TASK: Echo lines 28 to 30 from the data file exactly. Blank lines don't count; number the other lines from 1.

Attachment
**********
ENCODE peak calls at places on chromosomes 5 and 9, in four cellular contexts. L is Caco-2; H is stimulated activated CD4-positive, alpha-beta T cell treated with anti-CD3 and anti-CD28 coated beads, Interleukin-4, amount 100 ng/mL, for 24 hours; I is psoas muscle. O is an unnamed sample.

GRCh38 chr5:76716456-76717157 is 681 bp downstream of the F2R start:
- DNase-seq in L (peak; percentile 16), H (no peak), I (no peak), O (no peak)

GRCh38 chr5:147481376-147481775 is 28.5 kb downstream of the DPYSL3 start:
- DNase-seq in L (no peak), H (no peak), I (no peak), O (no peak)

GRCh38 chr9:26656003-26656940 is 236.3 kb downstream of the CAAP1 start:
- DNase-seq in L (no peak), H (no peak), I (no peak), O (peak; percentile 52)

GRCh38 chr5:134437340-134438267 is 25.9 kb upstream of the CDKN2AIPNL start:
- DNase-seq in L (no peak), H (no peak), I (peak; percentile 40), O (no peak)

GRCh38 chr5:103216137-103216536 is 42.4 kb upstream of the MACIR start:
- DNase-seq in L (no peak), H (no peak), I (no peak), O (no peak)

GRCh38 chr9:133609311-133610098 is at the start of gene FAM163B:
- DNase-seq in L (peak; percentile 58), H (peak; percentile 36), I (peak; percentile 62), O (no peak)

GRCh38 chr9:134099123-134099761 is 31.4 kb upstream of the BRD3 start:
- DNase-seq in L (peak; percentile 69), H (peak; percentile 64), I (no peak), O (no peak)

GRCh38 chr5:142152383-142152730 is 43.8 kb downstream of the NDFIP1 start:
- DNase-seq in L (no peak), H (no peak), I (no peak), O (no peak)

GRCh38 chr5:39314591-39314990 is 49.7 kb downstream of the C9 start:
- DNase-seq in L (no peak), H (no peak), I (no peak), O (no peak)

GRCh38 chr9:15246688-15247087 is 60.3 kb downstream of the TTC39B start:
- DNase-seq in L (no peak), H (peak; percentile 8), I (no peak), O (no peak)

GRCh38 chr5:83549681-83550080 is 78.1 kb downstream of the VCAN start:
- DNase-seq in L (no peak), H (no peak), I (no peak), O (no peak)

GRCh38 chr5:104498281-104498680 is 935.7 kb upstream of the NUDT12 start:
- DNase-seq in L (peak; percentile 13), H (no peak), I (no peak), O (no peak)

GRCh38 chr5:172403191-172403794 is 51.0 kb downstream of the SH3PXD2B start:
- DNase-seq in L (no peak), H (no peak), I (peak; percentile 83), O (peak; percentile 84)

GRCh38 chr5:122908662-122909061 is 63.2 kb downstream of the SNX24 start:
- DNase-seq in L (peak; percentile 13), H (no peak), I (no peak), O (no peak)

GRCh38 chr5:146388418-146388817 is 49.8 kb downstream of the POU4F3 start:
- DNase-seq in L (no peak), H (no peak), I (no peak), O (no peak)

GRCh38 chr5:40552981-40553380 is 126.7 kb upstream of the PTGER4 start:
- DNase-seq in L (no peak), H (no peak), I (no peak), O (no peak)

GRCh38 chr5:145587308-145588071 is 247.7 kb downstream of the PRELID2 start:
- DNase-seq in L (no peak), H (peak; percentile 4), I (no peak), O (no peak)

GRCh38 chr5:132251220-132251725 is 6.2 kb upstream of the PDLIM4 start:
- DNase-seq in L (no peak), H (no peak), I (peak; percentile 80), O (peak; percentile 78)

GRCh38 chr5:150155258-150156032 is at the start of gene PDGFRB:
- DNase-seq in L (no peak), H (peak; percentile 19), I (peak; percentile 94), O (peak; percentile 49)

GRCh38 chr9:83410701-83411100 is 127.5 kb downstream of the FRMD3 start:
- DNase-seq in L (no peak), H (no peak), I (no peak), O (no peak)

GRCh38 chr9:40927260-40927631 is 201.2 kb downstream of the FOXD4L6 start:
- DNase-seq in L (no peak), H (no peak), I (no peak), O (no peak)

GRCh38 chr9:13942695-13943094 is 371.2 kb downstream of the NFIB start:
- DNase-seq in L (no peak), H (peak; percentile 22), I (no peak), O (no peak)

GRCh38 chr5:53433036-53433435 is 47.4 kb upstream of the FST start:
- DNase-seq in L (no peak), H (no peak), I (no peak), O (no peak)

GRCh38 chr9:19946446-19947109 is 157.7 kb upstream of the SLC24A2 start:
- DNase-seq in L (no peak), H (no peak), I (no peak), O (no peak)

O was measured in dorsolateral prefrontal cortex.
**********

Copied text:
GRCh38 chr5:122908662-122909061 is 63.2 kb downstream of the SNX24 start:
- DNase-seq in L (peak; percentile 13), H (no peak), I (no peak), O (no peak)

GRCh38 chr5:146388418-146388817 is 49.8 kb downstream of the POU4F3 start: